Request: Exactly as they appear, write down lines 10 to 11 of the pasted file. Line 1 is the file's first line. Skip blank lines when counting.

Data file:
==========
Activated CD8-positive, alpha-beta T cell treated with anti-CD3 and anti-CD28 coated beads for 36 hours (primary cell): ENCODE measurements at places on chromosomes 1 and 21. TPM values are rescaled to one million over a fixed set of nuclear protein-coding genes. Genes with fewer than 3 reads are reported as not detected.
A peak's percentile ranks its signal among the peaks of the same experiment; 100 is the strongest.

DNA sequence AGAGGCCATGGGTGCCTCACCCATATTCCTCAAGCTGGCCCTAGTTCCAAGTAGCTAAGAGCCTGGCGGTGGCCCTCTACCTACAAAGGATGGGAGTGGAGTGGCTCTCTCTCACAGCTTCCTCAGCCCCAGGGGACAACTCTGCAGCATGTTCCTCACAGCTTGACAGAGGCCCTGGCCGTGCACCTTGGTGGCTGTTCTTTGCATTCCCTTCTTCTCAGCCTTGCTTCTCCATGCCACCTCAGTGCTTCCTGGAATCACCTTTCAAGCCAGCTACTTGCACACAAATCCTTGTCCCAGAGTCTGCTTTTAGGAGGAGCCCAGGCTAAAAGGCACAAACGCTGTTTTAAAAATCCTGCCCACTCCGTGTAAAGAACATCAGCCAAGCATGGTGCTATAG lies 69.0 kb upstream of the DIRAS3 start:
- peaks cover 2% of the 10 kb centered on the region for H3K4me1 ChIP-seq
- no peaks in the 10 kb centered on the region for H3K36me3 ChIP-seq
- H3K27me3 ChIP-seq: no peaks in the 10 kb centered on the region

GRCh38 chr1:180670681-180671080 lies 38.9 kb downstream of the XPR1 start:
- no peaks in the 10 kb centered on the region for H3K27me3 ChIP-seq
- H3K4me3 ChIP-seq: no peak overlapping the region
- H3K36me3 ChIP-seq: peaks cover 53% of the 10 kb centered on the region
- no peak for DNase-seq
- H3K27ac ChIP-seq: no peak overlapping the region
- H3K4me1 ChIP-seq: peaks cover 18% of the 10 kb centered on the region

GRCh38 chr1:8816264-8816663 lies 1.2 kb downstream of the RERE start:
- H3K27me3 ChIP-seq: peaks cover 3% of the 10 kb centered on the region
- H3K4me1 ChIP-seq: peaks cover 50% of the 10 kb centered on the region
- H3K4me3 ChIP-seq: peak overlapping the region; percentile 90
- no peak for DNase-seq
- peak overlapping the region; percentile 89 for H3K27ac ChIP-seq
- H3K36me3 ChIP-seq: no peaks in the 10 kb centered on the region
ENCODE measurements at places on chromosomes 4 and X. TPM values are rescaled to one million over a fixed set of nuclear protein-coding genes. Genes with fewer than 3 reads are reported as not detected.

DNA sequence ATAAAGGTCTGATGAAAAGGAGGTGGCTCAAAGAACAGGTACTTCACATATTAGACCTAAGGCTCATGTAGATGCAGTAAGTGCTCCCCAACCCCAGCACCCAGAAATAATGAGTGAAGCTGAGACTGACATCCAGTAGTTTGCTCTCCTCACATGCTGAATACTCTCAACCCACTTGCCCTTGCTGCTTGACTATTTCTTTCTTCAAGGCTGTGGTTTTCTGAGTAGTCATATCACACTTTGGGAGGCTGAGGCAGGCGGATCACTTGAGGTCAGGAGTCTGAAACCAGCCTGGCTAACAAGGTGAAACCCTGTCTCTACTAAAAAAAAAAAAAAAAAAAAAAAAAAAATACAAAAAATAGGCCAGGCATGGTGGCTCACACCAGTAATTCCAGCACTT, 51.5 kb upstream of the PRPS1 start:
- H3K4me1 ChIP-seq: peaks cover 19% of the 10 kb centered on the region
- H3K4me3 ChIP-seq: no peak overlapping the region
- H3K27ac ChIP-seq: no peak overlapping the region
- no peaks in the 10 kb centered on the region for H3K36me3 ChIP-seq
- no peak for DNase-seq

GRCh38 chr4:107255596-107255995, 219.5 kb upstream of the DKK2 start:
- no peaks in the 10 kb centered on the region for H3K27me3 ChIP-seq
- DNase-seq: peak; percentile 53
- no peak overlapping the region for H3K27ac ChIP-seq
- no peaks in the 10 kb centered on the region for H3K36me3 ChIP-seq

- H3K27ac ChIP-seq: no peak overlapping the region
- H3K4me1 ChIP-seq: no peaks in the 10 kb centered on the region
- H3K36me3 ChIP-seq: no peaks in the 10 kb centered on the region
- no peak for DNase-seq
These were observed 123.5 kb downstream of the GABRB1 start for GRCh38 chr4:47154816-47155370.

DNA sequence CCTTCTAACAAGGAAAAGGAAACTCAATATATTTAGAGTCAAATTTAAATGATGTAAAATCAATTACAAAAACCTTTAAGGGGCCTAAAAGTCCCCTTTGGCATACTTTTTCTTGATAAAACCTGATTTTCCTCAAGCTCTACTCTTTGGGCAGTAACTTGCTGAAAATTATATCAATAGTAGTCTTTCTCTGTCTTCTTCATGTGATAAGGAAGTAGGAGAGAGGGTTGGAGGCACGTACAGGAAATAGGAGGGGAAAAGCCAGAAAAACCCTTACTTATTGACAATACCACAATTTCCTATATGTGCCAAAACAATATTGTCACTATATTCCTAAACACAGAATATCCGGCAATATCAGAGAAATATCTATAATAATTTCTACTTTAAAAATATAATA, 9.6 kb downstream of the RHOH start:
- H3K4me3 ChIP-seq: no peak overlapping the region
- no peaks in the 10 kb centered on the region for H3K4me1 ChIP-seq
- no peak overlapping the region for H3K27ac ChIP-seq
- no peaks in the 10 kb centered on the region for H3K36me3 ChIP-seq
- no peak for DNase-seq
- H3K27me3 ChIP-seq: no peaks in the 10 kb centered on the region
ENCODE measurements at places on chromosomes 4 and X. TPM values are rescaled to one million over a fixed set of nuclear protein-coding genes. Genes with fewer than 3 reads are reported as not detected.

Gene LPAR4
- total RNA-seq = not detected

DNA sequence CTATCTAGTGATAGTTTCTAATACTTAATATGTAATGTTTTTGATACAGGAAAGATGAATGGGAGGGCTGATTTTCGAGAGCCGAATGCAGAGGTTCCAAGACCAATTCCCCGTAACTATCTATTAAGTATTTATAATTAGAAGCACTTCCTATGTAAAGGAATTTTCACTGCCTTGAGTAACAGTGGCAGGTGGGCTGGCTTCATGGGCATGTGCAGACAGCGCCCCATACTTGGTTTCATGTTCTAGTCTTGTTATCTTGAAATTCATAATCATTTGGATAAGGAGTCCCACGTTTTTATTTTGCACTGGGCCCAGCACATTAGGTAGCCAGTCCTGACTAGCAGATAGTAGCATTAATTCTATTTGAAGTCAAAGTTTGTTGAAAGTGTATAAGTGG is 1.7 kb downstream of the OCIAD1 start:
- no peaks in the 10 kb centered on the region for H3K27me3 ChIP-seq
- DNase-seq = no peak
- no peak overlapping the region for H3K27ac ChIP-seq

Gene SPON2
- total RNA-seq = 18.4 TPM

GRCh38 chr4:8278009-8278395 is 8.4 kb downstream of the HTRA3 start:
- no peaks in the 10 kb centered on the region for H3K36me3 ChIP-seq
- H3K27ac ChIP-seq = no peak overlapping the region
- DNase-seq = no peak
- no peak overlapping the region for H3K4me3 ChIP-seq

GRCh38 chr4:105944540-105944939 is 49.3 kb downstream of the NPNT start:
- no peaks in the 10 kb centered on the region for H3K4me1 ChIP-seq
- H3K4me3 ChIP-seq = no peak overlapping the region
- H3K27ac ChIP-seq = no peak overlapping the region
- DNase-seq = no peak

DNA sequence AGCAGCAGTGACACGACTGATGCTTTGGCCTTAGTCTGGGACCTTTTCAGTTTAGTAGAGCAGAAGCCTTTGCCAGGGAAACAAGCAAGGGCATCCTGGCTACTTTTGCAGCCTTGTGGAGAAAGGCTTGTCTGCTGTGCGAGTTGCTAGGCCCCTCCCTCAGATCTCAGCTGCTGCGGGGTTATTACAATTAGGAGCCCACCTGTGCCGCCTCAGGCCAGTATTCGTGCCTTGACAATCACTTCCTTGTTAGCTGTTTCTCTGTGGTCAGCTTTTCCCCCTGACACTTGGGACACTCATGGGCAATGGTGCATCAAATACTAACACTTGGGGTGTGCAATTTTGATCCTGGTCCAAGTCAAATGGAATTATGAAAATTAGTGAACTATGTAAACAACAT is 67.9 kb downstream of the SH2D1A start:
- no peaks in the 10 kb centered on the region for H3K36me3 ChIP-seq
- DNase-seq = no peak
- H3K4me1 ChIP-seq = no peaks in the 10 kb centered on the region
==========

- H3K36me3 ChIP-seq: peaks cover 53% of the 10 kb centered on the region
- no peak for DNase-seq